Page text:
Accountability for International Human Rights Violations
General Catalog Course Title:
Junior Seminar
Terms Offered:
Fall 2016
Fall 2013
Fall 2011
Course Thread: 
Human Rights
Instructor: 
Silverberg, Helene

This interdisciplinary course explores the different approaches taken by individual countries and the international community to violations of international human rights. It focuses in particular on the challenges raised by the demand for accountability during periods of political transition, as countries move from authoritarian regimes and civil wars to societies based on democracy and the rule of law.  It examines current principles of accountability as well as the various mechanisms for enforcing these principles, including truth and reconciliation commissions, international criminal tribunals, legal actions by third-party countries under the theory of universal jurisdiction, “lustration” laws that bar perpetrators of human rights abuses from holding public office, and reparations for victims of human rights violations.  The course also considers the obstacles to achieving accountability for international human rights violations, including domestic political instability, national amnesty laws, institutional weaknesses, and geopolitical concerns.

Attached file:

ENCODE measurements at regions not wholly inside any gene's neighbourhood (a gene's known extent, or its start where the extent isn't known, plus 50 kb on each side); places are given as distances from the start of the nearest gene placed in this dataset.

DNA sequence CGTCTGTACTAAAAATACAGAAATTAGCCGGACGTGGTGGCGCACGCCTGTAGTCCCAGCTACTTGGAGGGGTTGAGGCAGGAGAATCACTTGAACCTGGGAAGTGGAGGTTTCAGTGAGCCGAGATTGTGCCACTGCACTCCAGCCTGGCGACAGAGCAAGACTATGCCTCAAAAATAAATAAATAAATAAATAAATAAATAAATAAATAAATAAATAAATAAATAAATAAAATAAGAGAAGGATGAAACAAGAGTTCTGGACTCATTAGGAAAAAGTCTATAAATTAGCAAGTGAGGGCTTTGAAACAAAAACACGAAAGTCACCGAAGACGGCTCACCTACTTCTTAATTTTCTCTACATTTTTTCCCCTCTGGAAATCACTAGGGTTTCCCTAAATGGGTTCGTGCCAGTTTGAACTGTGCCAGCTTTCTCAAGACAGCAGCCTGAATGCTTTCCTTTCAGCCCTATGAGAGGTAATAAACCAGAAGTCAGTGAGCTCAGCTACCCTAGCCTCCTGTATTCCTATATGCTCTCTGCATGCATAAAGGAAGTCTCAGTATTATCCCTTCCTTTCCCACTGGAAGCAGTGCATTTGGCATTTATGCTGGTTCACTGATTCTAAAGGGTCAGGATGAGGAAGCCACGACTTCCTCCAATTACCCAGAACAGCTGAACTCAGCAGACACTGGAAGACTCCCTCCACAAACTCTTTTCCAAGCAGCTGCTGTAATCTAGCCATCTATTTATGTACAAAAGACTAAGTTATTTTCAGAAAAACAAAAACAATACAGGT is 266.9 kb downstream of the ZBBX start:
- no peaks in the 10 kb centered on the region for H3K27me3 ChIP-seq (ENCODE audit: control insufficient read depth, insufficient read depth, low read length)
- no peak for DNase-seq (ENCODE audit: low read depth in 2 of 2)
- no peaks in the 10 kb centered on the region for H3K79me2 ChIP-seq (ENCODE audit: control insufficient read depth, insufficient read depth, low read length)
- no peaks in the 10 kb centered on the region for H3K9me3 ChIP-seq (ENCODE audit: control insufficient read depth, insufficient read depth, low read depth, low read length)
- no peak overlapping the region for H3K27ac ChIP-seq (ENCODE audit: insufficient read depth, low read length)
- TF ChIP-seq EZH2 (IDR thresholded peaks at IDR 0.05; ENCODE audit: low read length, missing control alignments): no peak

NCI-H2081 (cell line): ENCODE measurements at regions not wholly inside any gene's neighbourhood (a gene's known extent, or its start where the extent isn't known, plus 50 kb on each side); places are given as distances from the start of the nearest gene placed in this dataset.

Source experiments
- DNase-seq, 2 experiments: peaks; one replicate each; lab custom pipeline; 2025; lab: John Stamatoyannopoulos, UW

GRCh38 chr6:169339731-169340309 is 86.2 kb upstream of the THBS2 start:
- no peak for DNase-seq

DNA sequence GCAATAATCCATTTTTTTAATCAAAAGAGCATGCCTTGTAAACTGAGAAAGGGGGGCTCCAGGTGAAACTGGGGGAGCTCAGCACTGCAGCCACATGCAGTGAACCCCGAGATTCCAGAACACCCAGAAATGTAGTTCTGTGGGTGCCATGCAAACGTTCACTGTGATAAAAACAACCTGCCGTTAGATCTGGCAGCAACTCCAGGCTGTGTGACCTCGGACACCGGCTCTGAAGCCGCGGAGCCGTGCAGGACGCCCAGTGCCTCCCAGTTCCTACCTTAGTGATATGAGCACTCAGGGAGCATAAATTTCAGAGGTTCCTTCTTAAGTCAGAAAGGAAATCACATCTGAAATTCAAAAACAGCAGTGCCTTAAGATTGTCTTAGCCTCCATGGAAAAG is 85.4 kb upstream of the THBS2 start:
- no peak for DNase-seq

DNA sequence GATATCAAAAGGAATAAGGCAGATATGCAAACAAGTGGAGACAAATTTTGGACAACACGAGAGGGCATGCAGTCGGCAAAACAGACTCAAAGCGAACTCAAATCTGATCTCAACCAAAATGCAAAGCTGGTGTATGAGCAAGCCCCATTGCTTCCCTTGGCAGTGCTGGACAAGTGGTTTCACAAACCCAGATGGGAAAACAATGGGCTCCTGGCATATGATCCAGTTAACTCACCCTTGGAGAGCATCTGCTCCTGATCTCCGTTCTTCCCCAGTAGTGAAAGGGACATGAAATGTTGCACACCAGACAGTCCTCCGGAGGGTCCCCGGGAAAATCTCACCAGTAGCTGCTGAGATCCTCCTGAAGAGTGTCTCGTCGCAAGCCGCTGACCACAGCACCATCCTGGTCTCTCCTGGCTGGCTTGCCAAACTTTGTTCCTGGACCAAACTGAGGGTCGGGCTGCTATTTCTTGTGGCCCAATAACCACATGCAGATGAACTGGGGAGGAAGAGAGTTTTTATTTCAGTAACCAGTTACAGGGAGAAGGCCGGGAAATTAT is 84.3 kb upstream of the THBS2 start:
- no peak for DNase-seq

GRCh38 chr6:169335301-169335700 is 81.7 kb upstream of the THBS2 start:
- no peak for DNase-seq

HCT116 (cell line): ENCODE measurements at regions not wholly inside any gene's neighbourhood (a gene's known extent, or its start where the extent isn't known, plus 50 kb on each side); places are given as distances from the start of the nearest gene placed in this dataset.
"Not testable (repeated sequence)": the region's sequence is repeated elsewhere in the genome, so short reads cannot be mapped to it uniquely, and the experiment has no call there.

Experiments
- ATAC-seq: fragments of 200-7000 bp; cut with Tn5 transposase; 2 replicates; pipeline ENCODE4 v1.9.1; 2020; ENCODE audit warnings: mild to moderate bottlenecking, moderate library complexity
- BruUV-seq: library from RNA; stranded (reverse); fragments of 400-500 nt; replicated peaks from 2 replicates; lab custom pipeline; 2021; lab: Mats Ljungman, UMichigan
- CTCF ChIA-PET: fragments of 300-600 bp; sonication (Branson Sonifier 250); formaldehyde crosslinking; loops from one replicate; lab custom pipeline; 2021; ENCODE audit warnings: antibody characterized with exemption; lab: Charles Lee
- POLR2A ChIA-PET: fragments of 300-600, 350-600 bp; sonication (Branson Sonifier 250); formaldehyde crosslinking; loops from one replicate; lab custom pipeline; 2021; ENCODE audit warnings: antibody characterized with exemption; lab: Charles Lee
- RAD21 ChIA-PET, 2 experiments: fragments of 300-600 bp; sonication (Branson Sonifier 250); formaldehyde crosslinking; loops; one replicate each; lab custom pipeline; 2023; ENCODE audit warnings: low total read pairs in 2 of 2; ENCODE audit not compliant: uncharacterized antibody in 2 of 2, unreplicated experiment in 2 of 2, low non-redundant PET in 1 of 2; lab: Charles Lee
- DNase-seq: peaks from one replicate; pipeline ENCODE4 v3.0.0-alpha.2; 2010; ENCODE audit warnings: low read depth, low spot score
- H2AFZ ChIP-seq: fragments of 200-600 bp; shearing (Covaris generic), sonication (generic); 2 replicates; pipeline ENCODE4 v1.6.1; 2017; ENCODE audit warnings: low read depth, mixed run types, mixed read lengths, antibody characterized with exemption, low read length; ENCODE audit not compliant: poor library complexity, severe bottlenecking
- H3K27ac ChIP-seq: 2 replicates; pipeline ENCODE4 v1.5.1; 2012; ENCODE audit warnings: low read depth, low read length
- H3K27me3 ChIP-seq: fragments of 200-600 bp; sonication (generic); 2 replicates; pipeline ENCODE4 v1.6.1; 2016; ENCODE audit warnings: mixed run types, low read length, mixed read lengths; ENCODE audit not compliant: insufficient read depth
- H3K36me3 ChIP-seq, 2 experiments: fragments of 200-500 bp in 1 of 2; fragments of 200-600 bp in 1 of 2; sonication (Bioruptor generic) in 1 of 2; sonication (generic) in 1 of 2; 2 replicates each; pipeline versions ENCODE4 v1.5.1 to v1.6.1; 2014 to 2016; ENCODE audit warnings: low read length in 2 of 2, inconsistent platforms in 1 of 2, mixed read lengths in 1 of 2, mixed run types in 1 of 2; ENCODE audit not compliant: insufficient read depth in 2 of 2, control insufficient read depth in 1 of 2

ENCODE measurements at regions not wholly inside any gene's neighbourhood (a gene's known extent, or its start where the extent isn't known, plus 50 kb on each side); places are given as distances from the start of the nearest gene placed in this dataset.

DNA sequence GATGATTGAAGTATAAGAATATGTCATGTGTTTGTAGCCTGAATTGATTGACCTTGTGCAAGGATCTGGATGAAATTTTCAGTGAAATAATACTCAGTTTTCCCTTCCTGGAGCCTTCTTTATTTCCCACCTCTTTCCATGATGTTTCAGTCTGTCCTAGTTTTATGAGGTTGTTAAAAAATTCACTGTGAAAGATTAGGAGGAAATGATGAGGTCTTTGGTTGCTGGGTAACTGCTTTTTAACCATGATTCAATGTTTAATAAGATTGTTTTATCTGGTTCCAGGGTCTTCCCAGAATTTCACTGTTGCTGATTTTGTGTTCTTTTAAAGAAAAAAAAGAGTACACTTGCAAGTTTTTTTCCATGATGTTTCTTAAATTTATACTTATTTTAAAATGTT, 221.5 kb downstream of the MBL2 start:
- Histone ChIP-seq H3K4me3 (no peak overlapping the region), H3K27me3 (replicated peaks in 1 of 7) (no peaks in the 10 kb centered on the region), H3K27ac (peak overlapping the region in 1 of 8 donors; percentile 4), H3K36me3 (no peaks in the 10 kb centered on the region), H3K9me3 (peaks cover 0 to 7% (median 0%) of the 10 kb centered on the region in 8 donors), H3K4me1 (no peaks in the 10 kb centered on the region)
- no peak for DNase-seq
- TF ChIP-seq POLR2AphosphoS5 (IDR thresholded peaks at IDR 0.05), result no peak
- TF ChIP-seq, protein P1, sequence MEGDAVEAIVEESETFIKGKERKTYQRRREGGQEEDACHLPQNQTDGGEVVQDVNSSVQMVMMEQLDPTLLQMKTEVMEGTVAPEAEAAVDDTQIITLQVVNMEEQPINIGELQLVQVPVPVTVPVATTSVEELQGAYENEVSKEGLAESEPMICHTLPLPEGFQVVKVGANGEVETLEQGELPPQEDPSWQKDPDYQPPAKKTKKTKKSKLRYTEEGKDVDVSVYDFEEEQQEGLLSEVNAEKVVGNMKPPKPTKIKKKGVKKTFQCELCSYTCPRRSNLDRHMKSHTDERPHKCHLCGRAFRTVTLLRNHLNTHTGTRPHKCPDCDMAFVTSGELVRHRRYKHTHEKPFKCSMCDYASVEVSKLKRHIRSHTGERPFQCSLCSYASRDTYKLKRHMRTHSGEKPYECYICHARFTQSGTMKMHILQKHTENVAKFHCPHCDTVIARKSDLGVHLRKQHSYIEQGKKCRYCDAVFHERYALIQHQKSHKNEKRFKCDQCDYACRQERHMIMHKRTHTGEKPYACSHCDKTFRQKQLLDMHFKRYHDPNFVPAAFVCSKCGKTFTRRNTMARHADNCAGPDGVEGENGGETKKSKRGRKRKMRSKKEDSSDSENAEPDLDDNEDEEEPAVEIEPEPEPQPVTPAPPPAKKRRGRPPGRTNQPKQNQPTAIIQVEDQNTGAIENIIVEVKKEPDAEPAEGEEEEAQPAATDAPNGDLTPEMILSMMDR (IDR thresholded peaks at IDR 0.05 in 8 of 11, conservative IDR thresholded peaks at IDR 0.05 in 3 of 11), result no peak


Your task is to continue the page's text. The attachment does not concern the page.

Course requirements: The Junior Seminars are intense writing seminars which focus on the research area of the faculty member teaching the course. The seminars provide an opportunity for students to have direct intellectual interactions with faculty members while also giving the students an understanding for faculty research.

Prerequisites: Political Science Majors of Junior and Senior status, with a minimum overall GPA of 3.3. Students must place themselves on the waitlist through TeleBEARS. Selection and notification will occur around August 12, 2011

For more detailed information about classes, please visit the UC Berkeley Online Schedule of Classes.